State hospital group sues over merger rules

Association asks for rules effective Jan. 23 to be invalidated

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OLYMPIA (AP) — The Washington State Hospital Association sued the state Thursday over new rules for how proposed hospital mergers are reviewed, saying they go beyond what's allowed in state law and would be cumbersome to follow.

Gov. Jay Inslee last year directed the Department of Health to start reviewing such mergers or affiliations for how they might affect access to care.

At the time, some groups had raised concern about whether partnerships between Catholic and nonreligious hospitals would affect access to services such as abortion or end-of-life care.

The new rules took effect Jan. 23, and the hospital association, which represents 98 hospitals across the state, on Thursday asked a Thurston County Superior Court judge to invalidate them.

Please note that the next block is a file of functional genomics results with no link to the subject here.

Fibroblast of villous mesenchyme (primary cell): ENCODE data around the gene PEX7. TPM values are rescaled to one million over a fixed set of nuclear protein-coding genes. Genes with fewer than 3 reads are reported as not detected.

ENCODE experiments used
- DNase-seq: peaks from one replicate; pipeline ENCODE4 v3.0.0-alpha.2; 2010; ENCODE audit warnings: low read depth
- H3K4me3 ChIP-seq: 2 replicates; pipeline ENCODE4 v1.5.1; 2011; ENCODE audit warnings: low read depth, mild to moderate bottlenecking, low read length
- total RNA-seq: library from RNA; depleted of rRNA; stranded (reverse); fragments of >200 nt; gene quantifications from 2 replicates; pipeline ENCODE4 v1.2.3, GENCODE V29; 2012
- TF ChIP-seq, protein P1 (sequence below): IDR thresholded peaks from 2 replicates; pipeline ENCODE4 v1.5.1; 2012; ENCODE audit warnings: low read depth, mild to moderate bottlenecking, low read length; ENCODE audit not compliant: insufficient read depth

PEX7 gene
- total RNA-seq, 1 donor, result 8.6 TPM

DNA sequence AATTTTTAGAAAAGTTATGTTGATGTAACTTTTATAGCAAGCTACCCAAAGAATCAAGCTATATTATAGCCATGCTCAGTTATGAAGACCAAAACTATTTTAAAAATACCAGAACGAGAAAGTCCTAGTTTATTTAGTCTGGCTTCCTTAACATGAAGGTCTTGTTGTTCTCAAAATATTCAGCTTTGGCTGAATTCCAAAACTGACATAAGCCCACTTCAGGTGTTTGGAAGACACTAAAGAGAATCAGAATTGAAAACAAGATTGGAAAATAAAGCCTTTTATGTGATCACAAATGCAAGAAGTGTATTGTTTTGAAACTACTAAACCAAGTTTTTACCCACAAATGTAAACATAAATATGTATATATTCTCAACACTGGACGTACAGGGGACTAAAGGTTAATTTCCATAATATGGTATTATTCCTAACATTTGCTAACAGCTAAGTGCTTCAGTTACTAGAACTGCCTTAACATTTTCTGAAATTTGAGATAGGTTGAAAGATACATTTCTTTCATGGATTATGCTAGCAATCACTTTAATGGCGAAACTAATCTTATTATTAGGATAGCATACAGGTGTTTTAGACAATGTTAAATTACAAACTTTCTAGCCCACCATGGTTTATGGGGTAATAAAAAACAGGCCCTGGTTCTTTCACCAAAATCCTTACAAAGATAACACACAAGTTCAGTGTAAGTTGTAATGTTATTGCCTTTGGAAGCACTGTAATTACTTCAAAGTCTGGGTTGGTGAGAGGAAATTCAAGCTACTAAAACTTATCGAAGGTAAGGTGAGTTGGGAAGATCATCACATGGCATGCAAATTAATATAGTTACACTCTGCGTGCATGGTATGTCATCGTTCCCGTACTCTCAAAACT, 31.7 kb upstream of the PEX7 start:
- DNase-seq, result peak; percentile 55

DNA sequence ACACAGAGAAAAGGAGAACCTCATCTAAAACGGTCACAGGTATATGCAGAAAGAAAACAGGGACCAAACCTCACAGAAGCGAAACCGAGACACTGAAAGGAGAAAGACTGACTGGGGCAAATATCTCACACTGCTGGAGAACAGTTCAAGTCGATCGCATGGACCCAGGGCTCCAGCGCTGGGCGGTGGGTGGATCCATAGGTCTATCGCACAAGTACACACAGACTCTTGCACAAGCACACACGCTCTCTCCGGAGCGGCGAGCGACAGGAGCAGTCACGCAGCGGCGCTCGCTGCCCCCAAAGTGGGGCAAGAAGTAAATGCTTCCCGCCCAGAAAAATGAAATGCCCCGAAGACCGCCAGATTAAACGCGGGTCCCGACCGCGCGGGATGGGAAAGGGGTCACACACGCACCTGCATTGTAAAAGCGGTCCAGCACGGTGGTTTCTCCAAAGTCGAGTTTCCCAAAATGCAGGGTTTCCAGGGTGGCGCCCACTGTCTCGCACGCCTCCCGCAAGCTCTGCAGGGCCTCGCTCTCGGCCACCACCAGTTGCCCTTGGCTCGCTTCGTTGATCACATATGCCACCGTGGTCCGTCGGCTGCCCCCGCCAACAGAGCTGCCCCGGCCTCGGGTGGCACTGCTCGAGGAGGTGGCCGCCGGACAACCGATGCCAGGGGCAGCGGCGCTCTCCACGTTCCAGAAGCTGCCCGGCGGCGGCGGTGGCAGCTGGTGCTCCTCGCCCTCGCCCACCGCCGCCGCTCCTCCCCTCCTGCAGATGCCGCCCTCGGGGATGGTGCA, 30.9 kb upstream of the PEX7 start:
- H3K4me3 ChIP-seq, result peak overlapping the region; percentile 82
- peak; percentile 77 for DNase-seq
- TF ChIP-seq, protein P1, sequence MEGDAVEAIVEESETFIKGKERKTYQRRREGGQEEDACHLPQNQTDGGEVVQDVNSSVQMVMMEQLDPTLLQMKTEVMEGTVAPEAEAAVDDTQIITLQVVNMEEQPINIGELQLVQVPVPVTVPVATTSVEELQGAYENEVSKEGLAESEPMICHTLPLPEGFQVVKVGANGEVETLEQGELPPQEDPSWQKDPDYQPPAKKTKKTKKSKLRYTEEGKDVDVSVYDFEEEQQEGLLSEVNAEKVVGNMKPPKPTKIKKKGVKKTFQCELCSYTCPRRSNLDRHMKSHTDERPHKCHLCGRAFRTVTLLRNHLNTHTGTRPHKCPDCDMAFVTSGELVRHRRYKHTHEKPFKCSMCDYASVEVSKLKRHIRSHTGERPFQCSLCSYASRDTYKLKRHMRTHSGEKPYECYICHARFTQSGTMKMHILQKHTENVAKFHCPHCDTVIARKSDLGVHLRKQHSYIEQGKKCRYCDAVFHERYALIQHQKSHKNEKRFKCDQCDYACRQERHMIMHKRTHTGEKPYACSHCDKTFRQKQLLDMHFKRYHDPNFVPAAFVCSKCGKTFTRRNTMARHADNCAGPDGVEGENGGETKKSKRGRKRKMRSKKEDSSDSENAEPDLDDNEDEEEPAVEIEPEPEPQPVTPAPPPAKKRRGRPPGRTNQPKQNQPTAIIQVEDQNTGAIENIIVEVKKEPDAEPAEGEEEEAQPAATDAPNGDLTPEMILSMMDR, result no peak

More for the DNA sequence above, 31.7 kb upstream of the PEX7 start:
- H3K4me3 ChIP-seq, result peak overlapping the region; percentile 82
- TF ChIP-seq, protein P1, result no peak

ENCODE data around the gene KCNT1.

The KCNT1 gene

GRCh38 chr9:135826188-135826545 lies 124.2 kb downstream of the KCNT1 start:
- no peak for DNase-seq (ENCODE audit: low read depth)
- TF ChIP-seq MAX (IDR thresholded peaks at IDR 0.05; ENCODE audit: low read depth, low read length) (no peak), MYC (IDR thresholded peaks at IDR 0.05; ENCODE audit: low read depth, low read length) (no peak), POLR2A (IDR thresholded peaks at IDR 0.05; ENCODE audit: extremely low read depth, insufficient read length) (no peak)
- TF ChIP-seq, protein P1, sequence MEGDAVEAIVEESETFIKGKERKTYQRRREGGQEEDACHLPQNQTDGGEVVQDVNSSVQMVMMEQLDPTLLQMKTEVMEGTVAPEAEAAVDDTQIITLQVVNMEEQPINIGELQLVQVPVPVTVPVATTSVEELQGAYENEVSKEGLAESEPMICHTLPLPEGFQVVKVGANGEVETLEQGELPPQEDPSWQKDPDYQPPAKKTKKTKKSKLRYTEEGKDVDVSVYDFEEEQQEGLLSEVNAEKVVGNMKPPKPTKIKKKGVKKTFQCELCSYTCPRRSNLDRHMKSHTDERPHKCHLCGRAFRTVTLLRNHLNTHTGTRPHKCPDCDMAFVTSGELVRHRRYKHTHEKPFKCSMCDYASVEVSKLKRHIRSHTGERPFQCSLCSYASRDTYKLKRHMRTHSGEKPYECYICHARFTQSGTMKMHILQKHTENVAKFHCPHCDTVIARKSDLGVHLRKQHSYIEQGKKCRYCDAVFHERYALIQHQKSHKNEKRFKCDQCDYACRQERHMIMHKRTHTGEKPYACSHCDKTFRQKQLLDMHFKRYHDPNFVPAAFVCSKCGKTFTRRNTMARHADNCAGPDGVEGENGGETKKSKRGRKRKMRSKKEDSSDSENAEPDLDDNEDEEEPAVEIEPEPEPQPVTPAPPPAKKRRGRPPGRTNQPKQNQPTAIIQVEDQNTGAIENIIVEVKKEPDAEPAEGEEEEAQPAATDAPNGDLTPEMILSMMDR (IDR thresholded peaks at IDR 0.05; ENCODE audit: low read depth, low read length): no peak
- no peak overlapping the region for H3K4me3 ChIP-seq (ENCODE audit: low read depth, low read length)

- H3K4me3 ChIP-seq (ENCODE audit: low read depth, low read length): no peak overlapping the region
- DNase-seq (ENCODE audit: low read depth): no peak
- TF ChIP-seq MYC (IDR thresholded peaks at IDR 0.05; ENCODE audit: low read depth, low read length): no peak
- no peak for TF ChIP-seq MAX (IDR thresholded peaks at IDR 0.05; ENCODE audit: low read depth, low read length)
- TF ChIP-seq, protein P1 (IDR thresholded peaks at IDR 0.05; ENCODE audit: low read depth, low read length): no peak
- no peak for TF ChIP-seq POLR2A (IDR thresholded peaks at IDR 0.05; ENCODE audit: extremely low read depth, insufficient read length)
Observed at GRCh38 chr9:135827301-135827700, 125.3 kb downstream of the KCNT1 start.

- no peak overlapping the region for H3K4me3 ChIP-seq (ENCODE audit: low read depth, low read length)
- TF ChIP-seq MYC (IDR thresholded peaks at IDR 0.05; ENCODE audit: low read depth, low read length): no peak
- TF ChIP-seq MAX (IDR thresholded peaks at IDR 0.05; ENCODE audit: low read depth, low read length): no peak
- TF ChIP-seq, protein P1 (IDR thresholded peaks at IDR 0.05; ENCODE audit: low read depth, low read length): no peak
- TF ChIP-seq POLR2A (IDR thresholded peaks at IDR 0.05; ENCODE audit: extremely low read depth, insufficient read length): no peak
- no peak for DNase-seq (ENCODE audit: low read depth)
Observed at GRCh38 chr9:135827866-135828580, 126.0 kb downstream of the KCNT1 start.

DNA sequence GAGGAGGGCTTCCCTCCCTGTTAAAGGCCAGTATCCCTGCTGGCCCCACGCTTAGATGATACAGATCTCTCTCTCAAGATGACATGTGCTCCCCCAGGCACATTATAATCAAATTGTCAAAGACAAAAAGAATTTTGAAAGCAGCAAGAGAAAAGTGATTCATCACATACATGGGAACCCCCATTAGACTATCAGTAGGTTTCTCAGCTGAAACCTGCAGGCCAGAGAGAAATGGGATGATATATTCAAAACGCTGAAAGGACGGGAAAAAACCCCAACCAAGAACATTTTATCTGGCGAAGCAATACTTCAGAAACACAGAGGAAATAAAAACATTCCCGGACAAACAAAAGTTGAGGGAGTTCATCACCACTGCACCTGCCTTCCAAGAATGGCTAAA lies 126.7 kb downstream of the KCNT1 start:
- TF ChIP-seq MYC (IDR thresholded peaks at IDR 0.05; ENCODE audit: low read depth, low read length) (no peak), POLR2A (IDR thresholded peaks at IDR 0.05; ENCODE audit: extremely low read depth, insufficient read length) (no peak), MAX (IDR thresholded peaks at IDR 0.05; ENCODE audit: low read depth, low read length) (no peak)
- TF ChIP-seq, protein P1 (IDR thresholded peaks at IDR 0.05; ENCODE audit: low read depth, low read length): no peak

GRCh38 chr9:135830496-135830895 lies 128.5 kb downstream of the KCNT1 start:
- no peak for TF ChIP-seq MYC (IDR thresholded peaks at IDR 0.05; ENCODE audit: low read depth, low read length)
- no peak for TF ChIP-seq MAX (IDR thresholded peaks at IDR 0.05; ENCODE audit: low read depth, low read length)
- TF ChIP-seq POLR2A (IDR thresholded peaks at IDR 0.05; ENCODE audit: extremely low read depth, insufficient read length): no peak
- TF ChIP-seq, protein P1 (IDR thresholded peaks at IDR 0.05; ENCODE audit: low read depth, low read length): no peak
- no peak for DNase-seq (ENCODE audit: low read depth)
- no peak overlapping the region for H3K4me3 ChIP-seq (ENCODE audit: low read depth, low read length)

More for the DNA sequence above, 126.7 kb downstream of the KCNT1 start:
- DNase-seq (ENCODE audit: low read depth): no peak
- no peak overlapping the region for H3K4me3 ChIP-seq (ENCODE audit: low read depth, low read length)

"State agencies can't redefine what the law means after 20 years of interpreting the law the same way," said association president Scott Bond. "The Department of Health has consistently said the law doesn't apply to mergers or affiliations. Reversing that position now is arbitrary and is beyond the authority granted to the department."

Historically, the Health Department has reviewed the sale, purchase, or lease of hospitals in deciding whether to grant "certificate of need," essentially a permit to add new services. The rules changes make clear that mergers and affiliations will also be reviewed.

The association also said the rule change means that even relatively small business decisions, such as the outsourcing of billing services or retaining a specialty oncologist to manage cancer care, would be subject to review — an expensive proposition, it said.

The American Civil Liberties Union of Washington, which has raised questions about hospital mergers in the state, said the changes are valid and necessary.

"Health system mergers have been occurring at an unprecedented pace in Washington state and, due to creative lawyering, have often evaded Department of Health review," ACLU policy counsel Leah Rutman said in an emailed statement. "These mergers can result in the reduction or denial of important health services."